The columnists, those hardened characters, are fighting me tooth and nail in an effort to shave you down to a slat. Starting in September, the papers began to run squibs. From Mike Connolly in THE HOLLYWOOD REPORTER: “Kim Novak has to shed twenty pounds before Jeanne Eagels rolls. It’s that Eyetalian food Sinatra’s been shoveling into her.” From Dorothy Kilgallen in the JOURNAL-AMERICAN: “Kim Novak has been given the word. Shed a few pounds before it’s camera-time again. You’re getting zoftic.” From Sidney Skolsky in the NEW YORK POST: “Kim Novak is trying to take off fifteen pounds before she faces the camera for the Jeanne Eagels story.”

Well, there you are. Sidney’s not as dangerous as Mike. He advocates i the loss of five fewer pounds. But I’m against the entire procedure. I long for each precious pound to stay exactly where it is. You look good curvy, and what’s bad about looking good? How come everybody’s trying to look so skinny anyway? Audrey Hepburn’s cute all right, but she’s not going to put Anita Ekberg out of business!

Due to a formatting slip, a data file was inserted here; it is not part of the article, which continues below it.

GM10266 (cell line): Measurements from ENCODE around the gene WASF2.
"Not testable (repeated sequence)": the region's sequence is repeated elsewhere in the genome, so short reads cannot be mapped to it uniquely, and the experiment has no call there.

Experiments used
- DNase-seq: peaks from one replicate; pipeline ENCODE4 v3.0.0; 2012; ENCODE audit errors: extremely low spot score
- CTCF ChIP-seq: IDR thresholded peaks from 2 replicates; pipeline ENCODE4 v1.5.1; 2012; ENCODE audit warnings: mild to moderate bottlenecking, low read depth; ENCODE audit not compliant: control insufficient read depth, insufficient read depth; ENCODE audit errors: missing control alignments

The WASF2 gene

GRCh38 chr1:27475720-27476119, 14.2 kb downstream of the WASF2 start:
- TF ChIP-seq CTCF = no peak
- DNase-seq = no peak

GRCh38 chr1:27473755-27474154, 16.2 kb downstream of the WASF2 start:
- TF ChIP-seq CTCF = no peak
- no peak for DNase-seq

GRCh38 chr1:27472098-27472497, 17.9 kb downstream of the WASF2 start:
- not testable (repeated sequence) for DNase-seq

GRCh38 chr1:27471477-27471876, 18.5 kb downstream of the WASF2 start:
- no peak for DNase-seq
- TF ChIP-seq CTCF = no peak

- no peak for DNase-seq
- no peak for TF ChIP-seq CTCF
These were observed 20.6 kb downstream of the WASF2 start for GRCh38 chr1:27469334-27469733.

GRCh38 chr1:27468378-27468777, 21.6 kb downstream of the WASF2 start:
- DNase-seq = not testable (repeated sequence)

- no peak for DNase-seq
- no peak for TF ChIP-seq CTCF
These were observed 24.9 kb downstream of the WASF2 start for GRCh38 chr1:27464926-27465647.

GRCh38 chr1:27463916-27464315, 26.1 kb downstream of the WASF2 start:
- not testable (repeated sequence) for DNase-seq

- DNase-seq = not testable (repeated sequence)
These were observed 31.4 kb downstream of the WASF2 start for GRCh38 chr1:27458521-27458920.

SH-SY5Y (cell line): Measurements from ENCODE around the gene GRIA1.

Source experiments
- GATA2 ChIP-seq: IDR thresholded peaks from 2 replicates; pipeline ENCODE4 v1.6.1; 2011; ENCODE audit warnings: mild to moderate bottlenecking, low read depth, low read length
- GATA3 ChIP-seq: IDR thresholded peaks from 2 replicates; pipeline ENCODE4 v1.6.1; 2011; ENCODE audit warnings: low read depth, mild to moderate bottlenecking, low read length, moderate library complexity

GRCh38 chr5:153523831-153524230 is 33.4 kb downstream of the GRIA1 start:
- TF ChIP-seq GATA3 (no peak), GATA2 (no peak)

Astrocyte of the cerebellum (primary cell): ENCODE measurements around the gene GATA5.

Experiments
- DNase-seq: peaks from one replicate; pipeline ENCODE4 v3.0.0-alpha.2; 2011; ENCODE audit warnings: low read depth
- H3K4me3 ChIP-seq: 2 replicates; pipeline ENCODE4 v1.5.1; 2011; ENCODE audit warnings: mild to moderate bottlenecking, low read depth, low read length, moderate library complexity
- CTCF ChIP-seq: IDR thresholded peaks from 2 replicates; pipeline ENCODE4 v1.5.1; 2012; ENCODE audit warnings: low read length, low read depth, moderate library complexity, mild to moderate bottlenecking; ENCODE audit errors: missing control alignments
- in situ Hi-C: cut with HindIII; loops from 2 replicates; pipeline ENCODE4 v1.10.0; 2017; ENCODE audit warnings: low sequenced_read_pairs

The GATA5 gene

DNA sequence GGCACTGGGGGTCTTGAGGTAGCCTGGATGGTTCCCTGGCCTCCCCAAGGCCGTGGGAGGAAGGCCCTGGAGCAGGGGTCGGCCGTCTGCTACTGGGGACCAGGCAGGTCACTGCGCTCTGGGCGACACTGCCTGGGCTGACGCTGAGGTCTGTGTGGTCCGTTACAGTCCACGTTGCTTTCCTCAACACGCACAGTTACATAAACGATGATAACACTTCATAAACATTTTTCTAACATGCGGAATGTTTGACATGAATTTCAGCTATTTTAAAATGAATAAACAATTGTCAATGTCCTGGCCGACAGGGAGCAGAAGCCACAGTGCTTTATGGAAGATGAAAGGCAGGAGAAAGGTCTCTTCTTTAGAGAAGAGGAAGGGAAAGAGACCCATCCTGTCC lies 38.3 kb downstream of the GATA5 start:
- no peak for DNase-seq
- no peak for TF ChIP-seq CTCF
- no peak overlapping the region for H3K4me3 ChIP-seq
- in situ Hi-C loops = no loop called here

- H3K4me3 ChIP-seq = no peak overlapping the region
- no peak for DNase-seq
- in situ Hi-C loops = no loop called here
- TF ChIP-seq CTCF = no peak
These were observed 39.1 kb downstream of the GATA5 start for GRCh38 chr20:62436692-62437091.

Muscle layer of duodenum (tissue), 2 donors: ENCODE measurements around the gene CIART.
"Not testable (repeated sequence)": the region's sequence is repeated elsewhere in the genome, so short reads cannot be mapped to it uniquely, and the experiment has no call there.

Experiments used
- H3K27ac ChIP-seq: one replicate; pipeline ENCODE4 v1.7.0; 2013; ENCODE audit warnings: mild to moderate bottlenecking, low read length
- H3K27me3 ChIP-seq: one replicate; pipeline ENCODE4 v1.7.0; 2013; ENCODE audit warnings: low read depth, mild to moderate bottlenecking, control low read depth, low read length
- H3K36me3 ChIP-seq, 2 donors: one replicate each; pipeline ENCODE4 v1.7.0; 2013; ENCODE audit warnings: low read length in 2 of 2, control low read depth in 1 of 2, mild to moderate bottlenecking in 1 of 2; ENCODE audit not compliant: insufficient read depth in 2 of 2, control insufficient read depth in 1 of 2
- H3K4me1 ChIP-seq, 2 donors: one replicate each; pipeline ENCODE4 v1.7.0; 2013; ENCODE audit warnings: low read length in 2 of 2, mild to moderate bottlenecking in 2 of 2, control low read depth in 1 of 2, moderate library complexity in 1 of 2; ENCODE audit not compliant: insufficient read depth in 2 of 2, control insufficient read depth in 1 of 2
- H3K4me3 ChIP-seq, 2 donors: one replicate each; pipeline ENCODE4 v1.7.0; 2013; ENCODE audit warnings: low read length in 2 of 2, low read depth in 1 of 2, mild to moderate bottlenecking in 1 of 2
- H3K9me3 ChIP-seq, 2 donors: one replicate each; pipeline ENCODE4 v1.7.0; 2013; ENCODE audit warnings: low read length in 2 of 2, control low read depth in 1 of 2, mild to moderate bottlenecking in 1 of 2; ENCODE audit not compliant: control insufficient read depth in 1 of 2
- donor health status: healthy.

Personally, I blame women for all the trouble. Women are always studying Harper’s Bazaar, and stuff like that. Women are always looking at pictures of models seven feet tall and weighing 100 pounds, and then starving themselves because they—the women, not the models—look like women and not king-sized mechanical pencils. The models of this country have given the women of this country a complex.

Listen, Kim, men like women. And they like ’em a little fleshier than lollipop sticks. A photographer told me that you’re shy about posing for pin-ups because you’re a trifle round, and my heart sinks under the weight of the news. No leg art on our favorite legs?